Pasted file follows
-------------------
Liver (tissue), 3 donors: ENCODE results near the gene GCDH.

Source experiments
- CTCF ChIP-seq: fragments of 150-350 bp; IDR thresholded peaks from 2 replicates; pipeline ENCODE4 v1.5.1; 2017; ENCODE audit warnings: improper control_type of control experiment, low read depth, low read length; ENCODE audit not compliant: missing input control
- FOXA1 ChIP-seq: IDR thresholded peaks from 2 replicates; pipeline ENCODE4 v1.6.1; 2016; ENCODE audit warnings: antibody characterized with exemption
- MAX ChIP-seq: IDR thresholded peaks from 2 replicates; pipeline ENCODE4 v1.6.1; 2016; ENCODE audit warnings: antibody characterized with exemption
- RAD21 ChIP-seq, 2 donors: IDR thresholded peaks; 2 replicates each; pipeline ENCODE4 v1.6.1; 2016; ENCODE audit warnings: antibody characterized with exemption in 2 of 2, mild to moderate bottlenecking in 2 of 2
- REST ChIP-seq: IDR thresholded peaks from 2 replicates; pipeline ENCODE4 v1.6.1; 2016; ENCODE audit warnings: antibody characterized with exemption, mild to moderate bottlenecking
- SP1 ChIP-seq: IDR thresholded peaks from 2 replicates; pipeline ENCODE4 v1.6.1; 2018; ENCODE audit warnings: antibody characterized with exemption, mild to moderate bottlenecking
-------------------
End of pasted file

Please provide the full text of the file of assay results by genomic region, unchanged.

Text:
Liver (tissue), 3 donors: ENCODE results near the gene GCDH.

Source experiments
- CTCF ChIP-seq: fragments of 150-350 bp; IDR thresholded peaks from 2 replicates; pipeline ENCODE4 v1.5.1; 2017; ENCODE audit warnings: improper control_type of control experiment, low read depth, low read length; ENCODE audit not compliant: missing input control
- FOXA1 ChIP-seq: IDR thresholded peaks from 2 replicates; pipeline ENCODE4 v1.6.1; 2016; ENCODE audit warnings: antibody characterized with exemption
- MAX ChIP-seq: IDR thresholded peaks from 2 replicates; pipeline ENCODE4 v1.6.1; 2016; ENCODE audit warnings: antibody characterized with exemption
- RAD21 ChIP-seq, 2 donors: IDR thresholded peaks; 2 replicates each; pipeline ENCODE4 v1.6.1; 2016; ENCODE audit warnings: antibody characterized with exemption in 2 of 2, mild to moderate bottlenecking in 2 of 2
- REST ChIP-seq: IDR thresholded peaks from 2 replicates; pipeline ENCODE4 v1.6.1; 2016; ENCODE audit warnings: antibody characterized with exemption, mild to moderate bottlenecking
- SP1 ChIP-seq: IDR thresholded peaks from 2 replicates; pipeline ENCODE4 v1.6.1; 2018; ENCODE audit warnings: antibody characterized with exemption, mild to moderate bottlenecking